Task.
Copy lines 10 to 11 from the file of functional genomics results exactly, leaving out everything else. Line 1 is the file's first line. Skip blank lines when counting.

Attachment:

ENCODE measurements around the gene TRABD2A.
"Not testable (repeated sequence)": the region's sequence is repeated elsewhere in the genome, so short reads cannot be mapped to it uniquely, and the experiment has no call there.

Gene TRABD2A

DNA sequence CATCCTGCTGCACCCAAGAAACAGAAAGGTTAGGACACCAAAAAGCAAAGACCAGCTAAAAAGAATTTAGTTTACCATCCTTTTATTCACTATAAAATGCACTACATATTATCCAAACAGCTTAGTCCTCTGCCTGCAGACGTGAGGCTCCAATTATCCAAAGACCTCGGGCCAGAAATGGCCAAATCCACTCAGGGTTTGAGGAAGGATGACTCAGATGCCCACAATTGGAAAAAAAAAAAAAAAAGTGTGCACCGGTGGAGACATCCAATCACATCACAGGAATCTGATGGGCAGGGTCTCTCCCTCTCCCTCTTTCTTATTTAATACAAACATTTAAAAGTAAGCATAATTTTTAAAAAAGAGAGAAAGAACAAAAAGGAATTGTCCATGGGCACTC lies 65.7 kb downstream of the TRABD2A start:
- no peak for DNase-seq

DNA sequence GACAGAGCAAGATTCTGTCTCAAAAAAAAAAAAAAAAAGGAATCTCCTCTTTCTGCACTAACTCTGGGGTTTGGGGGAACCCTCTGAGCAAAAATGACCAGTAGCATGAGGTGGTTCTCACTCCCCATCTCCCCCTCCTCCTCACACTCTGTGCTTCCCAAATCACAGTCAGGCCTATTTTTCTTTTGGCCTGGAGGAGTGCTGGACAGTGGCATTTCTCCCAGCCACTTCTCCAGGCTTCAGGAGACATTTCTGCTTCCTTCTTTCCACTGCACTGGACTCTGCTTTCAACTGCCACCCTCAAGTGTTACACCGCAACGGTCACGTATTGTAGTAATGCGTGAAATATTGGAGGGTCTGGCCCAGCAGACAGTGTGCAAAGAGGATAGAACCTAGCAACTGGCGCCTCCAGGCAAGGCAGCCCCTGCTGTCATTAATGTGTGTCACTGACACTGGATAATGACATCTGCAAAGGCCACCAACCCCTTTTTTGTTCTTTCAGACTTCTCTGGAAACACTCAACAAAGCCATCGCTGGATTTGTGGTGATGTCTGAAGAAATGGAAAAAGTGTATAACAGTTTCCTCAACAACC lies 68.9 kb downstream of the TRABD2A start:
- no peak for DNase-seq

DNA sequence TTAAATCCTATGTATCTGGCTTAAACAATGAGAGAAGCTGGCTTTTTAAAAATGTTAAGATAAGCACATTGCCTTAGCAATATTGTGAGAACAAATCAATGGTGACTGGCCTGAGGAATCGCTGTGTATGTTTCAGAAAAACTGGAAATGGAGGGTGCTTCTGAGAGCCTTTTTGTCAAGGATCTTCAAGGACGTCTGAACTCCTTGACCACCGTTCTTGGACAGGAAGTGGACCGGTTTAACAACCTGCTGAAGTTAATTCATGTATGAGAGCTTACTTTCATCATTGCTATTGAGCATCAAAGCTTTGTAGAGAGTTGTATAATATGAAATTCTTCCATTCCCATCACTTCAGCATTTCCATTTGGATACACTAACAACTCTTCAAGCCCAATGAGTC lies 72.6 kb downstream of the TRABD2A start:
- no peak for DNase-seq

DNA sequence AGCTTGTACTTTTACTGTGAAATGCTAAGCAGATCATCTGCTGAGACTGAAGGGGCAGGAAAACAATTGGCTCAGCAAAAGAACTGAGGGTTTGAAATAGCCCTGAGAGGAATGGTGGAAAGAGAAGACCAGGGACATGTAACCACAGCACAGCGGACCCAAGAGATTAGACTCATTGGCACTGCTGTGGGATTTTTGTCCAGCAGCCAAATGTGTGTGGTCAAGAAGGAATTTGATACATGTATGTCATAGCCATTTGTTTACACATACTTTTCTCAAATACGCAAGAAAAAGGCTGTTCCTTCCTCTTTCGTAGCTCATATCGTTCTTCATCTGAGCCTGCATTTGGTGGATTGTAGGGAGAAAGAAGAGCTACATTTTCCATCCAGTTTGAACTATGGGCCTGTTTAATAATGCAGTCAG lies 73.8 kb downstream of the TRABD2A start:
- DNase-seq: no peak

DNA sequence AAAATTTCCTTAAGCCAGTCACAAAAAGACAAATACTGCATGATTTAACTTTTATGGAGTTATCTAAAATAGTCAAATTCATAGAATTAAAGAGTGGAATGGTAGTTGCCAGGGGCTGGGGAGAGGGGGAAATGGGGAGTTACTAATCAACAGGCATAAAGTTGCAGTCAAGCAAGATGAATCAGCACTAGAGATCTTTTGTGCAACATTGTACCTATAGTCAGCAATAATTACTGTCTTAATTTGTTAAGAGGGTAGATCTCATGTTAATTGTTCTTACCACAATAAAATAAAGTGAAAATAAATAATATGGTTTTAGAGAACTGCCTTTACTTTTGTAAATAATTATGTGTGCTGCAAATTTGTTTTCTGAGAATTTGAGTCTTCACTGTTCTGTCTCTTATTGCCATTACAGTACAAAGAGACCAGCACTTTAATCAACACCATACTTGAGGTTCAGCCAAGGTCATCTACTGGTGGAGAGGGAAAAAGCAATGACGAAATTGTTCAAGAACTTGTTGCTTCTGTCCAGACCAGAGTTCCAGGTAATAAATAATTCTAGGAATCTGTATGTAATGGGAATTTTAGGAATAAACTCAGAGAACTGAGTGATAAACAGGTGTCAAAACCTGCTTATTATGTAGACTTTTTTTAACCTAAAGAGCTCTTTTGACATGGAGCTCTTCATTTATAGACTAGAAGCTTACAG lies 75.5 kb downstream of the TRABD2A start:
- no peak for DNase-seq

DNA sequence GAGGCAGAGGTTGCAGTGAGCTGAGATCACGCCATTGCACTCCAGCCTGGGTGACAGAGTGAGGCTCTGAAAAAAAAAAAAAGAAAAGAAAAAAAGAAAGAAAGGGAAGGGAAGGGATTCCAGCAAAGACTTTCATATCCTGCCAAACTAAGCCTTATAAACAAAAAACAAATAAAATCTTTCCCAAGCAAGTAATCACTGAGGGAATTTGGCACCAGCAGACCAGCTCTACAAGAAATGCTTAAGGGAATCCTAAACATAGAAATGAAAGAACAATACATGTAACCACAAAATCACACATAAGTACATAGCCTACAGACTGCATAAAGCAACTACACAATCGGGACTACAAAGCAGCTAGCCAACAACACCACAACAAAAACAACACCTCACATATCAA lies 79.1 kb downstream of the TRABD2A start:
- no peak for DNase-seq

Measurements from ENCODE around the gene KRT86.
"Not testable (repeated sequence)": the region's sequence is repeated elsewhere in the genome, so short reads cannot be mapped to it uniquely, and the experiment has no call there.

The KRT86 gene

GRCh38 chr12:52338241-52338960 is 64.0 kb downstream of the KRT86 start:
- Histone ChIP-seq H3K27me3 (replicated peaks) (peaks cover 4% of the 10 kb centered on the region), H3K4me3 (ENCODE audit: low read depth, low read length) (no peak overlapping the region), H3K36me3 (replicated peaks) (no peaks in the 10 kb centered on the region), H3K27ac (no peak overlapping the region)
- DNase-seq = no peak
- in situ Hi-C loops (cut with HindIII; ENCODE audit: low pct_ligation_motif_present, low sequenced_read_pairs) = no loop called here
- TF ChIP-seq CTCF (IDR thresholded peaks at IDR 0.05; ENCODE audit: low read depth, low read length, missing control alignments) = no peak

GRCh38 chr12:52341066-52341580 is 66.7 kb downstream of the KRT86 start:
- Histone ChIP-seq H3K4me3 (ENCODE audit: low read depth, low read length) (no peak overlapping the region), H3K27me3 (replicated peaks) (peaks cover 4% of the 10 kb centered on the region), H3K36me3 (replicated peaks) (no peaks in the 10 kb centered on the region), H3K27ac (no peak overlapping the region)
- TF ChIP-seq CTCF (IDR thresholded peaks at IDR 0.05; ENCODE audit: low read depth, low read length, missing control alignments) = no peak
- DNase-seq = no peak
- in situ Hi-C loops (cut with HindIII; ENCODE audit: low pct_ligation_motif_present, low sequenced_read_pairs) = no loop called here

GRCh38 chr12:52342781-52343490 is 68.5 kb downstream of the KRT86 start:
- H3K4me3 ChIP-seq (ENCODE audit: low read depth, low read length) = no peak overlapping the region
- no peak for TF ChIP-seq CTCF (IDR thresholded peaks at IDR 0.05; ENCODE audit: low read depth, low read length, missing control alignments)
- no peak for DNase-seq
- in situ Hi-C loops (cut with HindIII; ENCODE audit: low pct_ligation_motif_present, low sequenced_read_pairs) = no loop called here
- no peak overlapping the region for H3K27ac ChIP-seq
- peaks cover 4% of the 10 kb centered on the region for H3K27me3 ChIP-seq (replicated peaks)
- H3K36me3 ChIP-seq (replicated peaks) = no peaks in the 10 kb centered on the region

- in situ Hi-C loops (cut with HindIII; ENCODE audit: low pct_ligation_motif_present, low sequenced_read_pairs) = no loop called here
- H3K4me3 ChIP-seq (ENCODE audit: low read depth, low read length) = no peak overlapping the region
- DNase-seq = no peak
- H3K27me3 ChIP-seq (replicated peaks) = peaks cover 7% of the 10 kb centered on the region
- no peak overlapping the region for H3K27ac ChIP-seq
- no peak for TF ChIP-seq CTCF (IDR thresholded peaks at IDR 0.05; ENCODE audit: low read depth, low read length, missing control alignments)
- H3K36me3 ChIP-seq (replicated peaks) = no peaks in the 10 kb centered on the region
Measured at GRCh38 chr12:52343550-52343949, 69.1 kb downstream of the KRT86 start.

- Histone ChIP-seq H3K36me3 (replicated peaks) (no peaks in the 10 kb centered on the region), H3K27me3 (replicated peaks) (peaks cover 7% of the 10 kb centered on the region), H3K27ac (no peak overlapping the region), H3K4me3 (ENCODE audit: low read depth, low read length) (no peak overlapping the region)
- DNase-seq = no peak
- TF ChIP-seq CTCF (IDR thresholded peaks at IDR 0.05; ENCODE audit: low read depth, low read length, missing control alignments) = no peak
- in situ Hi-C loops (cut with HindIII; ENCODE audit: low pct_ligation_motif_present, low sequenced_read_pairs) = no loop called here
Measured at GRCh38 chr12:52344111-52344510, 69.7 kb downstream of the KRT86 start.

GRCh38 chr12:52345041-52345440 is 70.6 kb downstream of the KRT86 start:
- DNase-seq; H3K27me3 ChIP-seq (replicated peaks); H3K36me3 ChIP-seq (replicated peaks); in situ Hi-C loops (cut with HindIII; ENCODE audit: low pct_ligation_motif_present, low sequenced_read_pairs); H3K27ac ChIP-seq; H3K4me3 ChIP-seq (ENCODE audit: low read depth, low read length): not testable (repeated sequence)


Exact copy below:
DNA sequence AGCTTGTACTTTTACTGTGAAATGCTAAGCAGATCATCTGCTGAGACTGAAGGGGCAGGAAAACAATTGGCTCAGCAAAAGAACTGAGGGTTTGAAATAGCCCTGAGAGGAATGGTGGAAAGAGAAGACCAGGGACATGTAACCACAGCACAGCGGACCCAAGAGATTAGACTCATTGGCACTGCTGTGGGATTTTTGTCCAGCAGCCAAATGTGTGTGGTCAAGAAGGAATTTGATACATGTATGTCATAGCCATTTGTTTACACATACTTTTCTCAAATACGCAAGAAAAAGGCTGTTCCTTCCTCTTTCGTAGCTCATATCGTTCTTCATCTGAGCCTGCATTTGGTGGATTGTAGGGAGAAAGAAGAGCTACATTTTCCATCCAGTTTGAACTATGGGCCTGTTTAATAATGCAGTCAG lies 73.8 kb downstream of the TRABD2A start:
- DNase-seq: no peak